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Table 2 Human studies investigating effects of exogenous ketone administration

From: Clinical review: Ketones and brain injury

Pathophysiological endpoint Reference Study Outcome
Metabolic effects Owen and colleagues [83] Effect of ketones on insulin and free fatty acid release. Sodium AcAc given as i.v. infusion 1 mmol/kg over 2 hours to 12 normal adults after overnight fast AcAc levels 4.74 mmol/l after 30 minutes. Utilization of ketones increased with rising blood concentrations to a maximum of 13 g/24 hours. Glucose remained normal
  Miles and colleagues [82] Evaluation of protein-sparing effects of i.v. infusion of NaBHB in six healthy adults Ketone levels reached 2.33 mmol/l. No protein sparing, significant alkalosis
  Hiraide and colleagues [81] Twenty patients following severe trauma: 11 patients received i.v. 20% solution NaBHB at 25 μmol/kg/minute for 3 hours, and nine patients received sodium lactate Ketone levels reached 1.5 mmol/l. Alanine release decreased in ketone group, suggesting a suppression of post-traumatic protein catabolism. Significant increase in sodium and pH
  Dashti and colleagues [80] 64 healthy obese adults with and without diabetes fed ketogenic diet for 56 weeks Body mass index, glucose, total and low-density lipoprotein cholesterol decreased significantly whereas high-density lipoprotein increased
Central nervous system effects Pan and colleagues [35] Six healthy adults infused with NaBHB at a bolus rate of 80 μmol/kg/minute, then 20 μmol/kg/minute for 75 minutes. BHB brain levels measured by MRI BHB blood levels reached 2.12 mmol/l. BHB brain levels increased to 0.24 mmol/l. Levels lower then noted in fasted individuals suggesting differences in brain transport of ketones in fasted state
  Pan and colleagues [34] Five healthy adults. Ketones measured in brain using MRI in nonfasted state and after 2 and 3 days of fast Plasma and brain BHB levels correlated well, with brain BHB ranging from 0.05 mmol/l in nonfasted state to 0.98 mmol/l after 3 days of fasting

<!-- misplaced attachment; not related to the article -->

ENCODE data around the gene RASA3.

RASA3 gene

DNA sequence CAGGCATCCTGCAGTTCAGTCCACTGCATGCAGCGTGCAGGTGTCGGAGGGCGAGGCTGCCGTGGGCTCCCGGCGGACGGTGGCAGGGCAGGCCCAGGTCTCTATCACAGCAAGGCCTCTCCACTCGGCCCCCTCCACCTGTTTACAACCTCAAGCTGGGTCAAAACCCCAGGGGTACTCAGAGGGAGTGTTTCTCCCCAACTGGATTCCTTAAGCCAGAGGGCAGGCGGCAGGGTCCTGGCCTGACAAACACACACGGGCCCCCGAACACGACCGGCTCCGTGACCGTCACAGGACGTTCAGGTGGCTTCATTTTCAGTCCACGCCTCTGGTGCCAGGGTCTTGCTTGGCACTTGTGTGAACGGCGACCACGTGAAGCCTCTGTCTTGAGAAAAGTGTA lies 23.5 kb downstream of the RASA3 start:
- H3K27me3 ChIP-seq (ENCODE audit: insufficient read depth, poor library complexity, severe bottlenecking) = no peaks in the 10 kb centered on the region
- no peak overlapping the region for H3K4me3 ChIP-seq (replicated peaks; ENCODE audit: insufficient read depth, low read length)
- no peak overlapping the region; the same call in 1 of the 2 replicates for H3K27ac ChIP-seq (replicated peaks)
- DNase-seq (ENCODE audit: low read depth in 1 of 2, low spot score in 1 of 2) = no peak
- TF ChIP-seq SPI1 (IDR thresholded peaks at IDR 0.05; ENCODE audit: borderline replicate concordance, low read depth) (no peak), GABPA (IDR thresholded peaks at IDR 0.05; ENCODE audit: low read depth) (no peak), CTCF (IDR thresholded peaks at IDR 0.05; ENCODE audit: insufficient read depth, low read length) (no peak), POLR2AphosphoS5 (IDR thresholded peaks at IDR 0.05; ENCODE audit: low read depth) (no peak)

Blomqvist and colleagues [79] Six healthy and six diabetic patients received infusion of BHB at 3 to 6 mg/kg/minute for 60 minutes followed by bolus of B-[11C]HB. PET scan was performed Utilization rate of ketones increase proportionally with plasma concentrations. Rate-limiting step for ketone body utilization is transport into the brain
  Hasselbalch and colleagues [85] Permeability of blood-brain barrier to BHB was assessed following a 3.5-day fast Increase cerebral ketone influx during starvation determined by amount of ketone present in blood
  Ritter and colleagues [78] Twenty head-injured patients assigned to conventional or ketogenic diet for 2 weeks Group receiving a ketogenic diet demonstrated improved glucose control with higher ketone levels. Cerebral lactate was similar
  Smith and colleagues [77] NaBHB i.v. solution known as KTX 0101 for neuroprotection post CABG. Details of study protocol not available Phase Ia study not published
  Hasselbalch and colleagues [50] Eight healthy adults received i.v. infusion of NaBHB at 4 to 5 mg/kg/minute for 3 hours. Cerebral blood flow measured using Kety-Schmidt technique Increased cerebral uptake of ketones was counterbalanced by reduction in glucose metabolism. Cerebral metabolic rate was unchanged, but cerebral blood flow increased
  Reger and colleagues [84] Twenty adults with Alzheimer's disease were randomized to receive a MCT diet or placebo on two occasions On cognitive testing, MCT treatment facilitated performance for ε4-negative but not ε4-positive subjects. Also greater improvement with MCT treatment relative to placebo
  1. AcAc, acetoacetate; B-[11C]HB, R-β-[1-11C]hydroxybutyrate; BHB, β-hydroxybutyrate; CABG, coronary artery bypass graft; i.v., intravenous; MCT, medium chain triglycerides; MRI, magnetic resonance imaging; NaBHB, sodium β-hydroxybutyrate; PET, positron emission tomography.